In the Name of the Father, the Son and
the Holy Ghost.
How often have we heard today’s a
parable about those people who were called to the Bridal Feast of the
King, and who refused to come. The one who had acquired a plot of land,
he thought he was in possession of it; in reality, he was so attached to
it that he could not detach himself from it: he was a prisoner of what
he thought he possessed. And so it is with whatever we imagine we
possess; it is enough for us to have the smallest thing in our hand -
and this hand is alienated to us; we cannot use it anymore, we cannot
use our arm, our whole body is conditioned by what we possess, or
imagine we possess: we are held a prisoner by it.
Others refused to come because they had
bought five pairs of oxen: they had to try them, they had a task to
fulfil, they had work to do, they had perhaps what they believed to be a
mission in life, and therefore they had no time for anything except that
that was their personal concern.
And the last refused to come because his
heart was full of his own joy; having married, how could he be concerned
with anyone else’s marriage? He was full of his own joy - how could he
participate in anyone else's joy? And so, they all turned away from the
Doesn't it apply very directly to us?
Each of us possesses something that he deems so important that he is
prepared to turn away from God - yes, from God: there is no time for
prayer, there is no time for worship. At the same time we turn away from
other people who need us because we are busy with our own business.
And how often happens that we are full
of joy or of sorrow - but they are our own, we hug them to our heart, we
have no time for anyone else's sorrow or anyone else’s joy.
But then, what should we do? You hear
every Sunday in the Liturgy words that say, ‘Let us lay aside all the
cares of this life’. Does it mean that we must turn away from the earth
on which we live, from the tasks which are ours, from the joys and true
sorrows that come our way? No!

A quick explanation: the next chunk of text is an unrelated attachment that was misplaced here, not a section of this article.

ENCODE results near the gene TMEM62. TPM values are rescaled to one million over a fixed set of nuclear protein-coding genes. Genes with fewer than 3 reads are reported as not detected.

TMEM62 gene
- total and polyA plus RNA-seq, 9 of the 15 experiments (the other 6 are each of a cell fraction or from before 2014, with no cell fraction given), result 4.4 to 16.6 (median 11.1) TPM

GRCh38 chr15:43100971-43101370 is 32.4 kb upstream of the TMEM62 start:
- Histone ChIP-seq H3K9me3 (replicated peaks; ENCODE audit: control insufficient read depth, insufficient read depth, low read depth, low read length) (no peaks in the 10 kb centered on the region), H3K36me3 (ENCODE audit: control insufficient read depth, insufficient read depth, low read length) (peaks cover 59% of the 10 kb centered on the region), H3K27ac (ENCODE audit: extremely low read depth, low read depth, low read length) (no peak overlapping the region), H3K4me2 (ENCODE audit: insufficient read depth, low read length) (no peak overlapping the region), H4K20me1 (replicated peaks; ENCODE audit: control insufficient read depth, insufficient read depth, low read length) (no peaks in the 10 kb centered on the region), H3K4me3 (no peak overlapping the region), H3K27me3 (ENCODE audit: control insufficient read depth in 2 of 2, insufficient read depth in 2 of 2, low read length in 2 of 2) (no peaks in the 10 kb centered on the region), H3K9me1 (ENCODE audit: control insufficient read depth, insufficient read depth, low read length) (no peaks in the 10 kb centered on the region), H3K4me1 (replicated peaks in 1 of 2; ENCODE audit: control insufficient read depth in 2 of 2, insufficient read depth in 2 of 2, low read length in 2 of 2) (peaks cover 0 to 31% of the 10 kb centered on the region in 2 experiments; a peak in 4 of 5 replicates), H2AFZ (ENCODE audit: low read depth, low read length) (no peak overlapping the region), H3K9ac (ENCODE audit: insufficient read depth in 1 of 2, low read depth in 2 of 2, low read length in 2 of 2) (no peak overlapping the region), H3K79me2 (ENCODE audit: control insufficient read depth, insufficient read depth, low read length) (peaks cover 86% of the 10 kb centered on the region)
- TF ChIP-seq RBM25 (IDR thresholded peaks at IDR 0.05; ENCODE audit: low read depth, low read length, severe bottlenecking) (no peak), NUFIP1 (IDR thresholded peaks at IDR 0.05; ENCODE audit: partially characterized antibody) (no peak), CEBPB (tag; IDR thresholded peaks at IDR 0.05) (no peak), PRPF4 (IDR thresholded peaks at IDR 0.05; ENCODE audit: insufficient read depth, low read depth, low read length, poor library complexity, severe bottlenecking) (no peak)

But there is an answer to it perhaps in the lines that
precede the reading from the Epistle which we heard today, where we are
told: Are you risen with Christ? Are you where He is? Is your life hid
in God with Christ?.. What does it really mean to us? It means that if
we are dead with the death of Christ to everything which is destructive
of love, destructive of compassion, which is self-centredness, which is
self-love, which leaves no space for anyone but ourselves - if we are
dead to all this, and if we have accepted life on Christ's terms, ready
to live for others, live for God, live for the joy and life of those who
surround us - then we are risen with Christ, and our life is indeed hid
with Christ in God, it is at the very depth of God, at the very depth of
divine love! And then we can turn to the earth; then, instead of
possessing we can serve, instead of overpowering we can try to bring
this earth of ours, in an act of love, in an act of reverence to be
free, to be God's earth, to be able to bring fruit, not as it does being
raped, being violently possessed by us, but giving us its fruit in an
act of responsive love. And the same applies to our tasks; we are called
to serve, we are called to make of all our life an act of concern, of
love, of service - then, all that we do becomes an act of God, then it
becomes meaningful and it does not separate us from God.
And if joy has come into our heart, it
is a gift of God; if sorrow has come into our heart, we can carry it to
God, for it to be integrated in the mystery of salvation!
Let us reflect on this! Let us truly lay
aside all the cares of this life in the sense that let us not be
prisoners, but free: Christ has come to set us free. And then the earth,
and our labour, and our joys, and our sorrows and everyone on earth will
become part of the Kingdom of God. Then indeed, our life will be hid
with Christ in God, but a God Who have chosen so to love the world as to
be incarnate, to become man among men, to take upon Himself all the
human destiny, createdness, life in a fallen world, the consequences of
human sin, and even the loss of God which is what kills. And, having
accepted it all in an act of saving and redempting love, He has risen,
and anyone can enter into eternal life, the life of the resurrection by
uniting himself or herself to Christ. Amen.